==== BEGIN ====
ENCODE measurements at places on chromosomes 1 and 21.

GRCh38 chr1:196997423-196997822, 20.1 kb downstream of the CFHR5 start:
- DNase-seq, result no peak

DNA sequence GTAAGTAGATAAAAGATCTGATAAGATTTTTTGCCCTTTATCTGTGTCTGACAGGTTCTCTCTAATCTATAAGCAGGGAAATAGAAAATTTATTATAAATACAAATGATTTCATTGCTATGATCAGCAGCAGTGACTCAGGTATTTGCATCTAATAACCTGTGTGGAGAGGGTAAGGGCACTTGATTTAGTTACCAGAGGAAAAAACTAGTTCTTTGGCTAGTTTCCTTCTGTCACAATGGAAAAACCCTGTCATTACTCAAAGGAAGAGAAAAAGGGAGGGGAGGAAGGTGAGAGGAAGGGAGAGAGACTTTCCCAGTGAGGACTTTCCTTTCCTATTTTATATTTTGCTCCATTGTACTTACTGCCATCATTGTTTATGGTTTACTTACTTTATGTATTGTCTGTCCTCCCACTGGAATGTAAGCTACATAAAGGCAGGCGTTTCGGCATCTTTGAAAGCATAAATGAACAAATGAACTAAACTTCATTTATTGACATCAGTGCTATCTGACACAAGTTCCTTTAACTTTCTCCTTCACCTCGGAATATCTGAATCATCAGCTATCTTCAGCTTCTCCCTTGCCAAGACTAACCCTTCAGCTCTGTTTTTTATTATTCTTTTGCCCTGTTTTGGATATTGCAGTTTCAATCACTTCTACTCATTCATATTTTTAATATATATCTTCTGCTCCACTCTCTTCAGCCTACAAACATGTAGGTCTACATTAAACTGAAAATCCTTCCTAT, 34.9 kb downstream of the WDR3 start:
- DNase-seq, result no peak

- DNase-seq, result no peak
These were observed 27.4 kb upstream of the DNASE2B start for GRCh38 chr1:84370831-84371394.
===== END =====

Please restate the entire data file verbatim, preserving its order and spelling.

ENCODE measurements at places on chromosomes 1 and 21.

GRCh38 chr1:196997423-196997822, 20.1 kb downstream of the CFHR5 start:
- DNase-seq, result no peak

DNA sequence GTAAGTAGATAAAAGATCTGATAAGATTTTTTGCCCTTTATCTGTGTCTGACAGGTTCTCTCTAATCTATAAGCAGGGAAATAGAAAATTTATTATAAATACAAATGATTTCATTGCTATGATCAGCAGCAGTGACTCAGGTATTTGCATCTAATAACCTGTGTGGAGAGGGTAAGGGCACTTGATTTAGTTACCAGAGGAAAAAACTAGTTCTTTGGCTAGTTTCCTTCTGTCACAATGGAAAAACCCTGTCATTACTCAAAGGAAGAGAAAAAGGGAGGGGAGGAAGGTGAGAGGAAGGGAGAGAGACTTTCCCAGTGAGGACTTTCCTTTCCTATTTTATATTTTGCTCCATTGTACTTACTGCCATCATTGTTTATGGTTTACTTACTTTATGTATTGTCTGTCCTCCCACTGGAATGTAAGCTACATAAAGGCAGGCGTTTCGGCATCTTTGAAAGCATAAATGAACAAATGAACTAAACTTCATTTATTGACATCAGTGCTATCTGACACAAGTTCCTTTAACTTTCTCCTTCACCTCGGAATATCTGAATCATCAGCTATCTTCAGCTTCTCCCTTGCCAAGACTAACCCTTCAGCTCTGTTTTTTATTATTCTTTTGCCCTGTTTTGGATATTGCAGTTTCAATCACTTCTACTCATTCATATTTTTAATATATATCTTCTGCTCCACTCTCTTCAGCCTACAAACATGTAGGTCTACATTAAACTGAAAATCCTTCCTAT, 34.9 kb downstream of the WDR3 start:
- DNase-seq, result no peak

- DNase-seq, result no peak
These were observed 27.4 kb upstream of the DNASE2B start for GRCh38 chr1:84370831-84371394.